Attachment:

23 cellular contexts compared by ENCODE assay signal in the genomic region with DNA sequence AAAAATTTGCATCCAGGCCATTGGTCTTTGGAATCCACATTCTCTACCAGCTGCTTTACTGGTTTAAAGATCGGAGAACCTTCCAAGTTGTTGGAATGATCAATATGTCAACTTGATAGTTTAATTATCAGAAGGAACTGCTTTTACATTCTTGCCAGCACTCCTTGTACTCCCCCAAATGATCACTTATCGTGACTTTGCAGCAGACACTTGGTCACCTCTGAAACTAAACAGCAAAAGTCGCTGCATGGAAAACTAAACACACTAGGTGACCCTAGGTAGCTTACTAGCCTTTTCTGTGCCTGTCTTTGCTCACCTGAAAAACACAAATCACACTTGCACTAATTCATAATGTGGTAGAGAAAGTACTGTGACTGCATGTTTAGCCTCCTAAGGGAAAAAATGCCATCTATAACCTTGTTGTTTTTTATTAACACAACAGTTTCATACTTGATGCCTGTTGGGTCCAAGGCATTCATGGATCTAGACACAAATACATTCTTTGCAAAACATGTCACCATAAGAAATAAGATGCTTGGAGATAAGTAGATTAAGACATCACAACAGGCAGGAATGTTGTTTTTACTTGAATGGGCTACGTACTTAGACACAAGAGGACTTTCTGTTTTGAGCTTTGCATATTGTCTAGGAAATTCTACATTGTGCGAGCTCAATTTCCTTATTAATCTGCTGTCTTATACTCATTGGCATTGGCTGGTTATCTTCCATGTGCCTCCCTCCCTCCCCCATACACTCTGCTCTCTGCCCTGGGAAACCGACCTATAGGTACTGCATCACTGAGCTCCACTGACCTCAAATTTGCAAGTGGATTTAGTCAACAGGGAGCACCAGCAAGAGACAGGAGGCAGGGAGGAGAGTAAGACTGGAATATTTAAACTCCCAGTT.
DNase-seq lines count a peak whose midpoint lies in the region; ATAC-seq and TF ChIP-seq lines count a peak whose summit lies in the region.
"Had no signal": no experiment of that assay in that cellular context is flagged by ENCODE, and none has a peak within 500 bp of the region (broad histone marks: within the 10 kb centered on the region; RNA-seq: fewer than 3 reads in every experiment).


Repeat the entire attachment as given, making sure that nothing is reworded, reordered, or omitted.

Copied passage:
23 cellular contexts compared by ENCODE assay signal in the genomic region with DNA sequence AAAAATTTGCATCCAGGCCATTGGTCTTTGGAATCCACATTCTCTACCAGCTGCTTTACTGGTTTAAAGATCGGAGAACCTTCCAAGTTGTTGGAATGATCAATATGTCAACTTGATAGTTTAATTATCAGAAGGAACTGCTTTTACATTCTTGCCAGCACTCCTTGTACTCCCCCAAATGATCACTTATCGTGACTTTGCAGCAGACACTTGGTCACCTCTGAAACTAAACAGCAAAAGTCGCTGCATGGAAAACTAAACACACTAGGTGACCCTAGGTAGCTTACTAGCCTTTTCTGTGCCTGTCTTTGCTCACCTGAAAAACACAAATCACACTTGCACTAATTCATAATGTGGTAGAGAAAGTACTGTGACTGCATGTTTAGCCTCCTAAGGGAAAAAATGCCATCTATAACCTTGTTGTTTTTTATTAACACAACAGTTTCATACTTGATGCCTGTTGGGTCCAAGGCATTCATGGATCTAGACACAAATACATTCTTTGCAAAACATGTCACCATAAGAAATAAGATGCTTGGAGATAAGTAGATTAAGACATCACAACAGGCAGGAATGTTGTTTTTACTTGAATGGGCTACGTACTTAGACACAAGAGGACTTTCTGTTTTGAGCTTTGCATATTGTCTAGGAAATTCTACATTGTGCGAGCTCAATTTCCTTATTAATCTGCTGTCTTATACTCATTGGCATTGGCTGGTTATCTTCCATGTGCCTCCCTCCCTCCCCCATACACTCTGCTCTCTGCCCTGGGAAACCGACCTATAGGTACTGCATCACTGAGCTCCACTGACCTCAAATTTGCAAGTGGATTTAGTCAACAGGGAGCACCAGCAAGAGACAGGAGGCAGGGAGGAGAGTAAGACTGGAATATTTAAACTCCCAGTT.
DNase-seq lines count a peak whose midpoint lies in the region; ATAC-seq and TF ChIP-seq lines count a peak whose summit lies in the region.
"Had no signal": no experiment of that assay in that cellular context is flagged by ENCODE, and none has a peak within 500 bp of the region (broad histone marks: within the 10 kb centered on the region; RNA-seq: fewer than 3 reads in every experiment).